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People have been proclaiming the death of the book (or merely of the author or the reader) since the advent of printing, with early laments for example that mass production of text via the printing press would enfeeble the mind and involve the loss of skills required for creation of a 'book' - ie an illuminated manuscript.

In 1894 Scribner’s Magazine forecast the imminent death of the printed book, supposedly about to be immediately supplanted by audio recordings -

Printing, which Rivarol so judiciously called the artillery of thought, and of which Luther said that it is the last and best gift by which God advances the things of the Gospel—printing, which has changed the destiny of Europe, and which, especially during the last two centuries, has governed opinion through the book, the pamphlet, and the newspaper—printing, which since 1436 has reigned despotically over the mind of man, is, in my opinion, threatened with death by the various devices for registering sound which have lately been invented, and which little by little will go on to perfection.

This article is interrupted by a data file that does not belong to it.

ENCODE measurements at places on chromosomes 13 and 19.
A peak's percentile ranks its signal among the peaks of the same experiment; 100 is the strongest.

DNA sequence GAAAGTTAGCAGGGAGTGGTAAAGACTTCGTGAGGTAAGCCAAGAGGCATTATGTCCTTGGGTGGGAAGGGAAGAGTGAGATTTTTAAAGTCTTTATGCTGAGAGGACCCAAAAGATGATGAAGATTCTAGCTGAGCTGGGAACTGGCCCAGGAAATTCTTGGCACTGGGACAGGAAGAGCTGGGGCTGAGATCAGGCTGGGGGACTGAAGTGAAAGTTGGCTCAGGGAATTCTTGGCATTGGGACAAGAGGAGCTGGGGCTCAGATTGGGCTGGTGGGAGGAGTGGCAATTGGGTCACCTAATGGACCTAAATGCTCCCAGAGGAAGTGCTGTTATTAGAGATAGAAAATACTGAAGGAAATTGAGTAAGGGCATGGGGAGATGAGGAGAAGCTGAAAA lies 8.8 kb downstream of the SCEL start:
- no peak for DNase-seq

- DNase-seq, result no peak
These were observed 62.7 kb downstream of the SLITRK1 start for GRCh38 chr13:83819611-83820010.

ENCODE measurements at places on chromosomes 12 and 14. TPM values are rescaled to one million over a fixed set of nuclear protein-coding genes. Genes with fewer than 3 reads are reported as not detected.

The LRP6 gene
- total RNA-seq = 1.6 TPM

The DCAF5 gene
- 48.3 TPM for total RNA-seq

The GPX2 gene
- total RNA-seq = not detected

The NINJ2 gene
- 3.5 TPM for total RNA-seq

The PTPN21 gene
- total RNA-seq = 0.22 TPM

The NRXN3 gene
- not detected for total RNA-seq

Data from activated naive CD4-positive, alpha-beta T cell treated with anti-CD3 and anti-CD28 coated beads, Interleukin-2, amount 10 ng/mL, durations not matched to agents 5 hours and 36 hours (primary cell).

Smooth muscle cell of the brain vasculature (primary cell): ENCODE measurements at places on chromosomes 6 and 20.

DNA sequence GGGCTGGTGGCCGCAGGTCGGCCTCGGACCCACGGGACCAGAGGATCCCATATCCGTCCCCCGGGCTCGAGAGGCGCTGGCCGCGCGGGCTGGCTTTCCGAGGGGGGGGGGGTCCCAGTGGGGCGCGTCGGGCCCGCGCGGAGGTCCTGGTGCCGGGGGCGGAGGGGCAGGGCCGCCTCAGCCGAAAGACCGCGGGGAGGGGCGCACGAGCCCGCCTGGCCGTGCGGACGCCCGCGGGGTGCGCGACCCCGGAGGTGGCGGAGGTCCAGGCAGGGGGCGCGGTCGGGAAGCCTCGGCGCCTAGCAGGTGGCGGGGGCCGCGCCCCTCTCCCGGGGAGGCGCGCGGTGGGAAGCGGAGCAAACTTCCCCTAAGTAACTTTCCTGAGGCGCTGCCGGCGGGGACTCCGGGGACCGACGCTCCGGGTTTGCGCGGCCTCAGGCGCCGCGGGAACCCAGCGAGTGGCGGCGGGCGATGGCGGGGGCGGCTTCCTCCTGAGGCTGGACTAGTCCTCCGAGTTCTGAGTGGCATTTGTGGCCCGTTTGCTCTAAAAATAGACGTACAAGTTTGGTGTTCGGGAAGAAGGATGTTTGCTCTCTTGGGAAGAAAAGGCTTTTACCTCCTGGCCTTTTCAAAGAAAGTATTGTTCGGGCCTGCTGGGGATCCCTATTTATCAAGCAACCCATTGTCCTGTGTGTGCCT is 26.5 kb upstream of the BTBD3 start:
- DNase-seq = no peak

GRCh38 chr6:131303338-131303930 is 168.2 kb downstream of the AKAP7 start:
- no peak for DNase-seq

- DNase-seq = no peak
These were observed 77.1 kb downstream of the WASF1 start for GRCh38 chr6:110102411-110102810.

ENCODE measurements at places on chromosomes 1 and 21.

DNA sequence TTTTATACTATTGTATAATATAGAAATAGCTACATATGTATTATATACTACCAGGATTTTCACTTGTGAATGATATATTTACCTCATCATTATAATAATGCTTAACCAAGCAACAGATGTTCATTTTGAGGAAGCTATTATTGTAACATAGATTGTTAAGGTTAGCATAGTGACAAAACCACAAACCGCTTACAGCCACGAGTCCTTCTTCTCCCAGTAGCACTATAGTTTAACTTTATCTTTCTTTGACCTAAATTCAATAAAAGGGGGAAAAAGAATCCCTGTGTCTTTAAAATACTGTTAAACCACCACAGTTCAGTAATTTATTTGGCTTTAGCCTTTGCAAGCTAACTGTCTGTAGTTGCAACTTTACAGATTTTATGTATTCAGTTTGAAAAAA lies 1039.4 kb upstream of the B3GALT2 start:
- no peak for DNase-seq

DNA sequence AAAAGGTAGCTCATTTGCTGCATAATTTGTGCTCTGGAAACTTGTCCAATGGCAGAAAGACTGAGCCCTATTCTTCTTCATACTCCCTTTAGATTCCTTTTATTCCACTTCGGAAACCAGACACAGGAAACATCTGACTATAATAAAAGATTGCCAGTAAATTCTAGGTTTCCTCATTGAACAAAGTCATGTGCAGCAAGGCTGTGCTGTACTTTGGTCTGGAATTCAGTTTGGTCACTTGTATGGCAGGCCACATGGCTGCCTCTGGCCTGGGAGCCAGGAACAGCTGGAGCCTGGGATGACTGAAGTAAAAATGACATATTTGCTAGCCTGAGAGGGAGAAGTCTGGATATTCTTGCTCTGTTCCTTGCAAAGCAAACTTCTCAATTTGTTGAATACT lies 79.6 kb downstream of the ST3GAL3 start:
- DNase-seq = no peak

More recently there have been recurrent pronouncements that the book (whether as text or as a physical artefact) will shortly disappear ... indeed that its demise is a good thing.

Sceptics may consider that such forecasts are as illfounded as some of the visions by pundits highlighted here and here ... flying cars, the death of the state, universal brotherhood, the end of mortality, 500 tv channels that are actually worth watching ...

Realists have noted that the number of titles (and their overall affordability) is increasing and asked whether mechanisms such as Print On Demand (POD) and Publish On Demand will facilitate access to the vast backlist of titles. It is dangerous to confuse the demise of the book with the pain suffered by some publishers.

Others have noted the durability of print formats, for example Hamlet’s BlackBerry: Why Paper Is Eternal (PDF), questioning the enthusiasm in works such as
The Book is Dead (Long Live the Book) (Sydney: UNSW Press 2008) by Sherman Young for 'rescuing' text by migrating it online and discarding "old-fashioned" hardcopy.



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version of February 2008
© Bruce Arnold | caslon analytics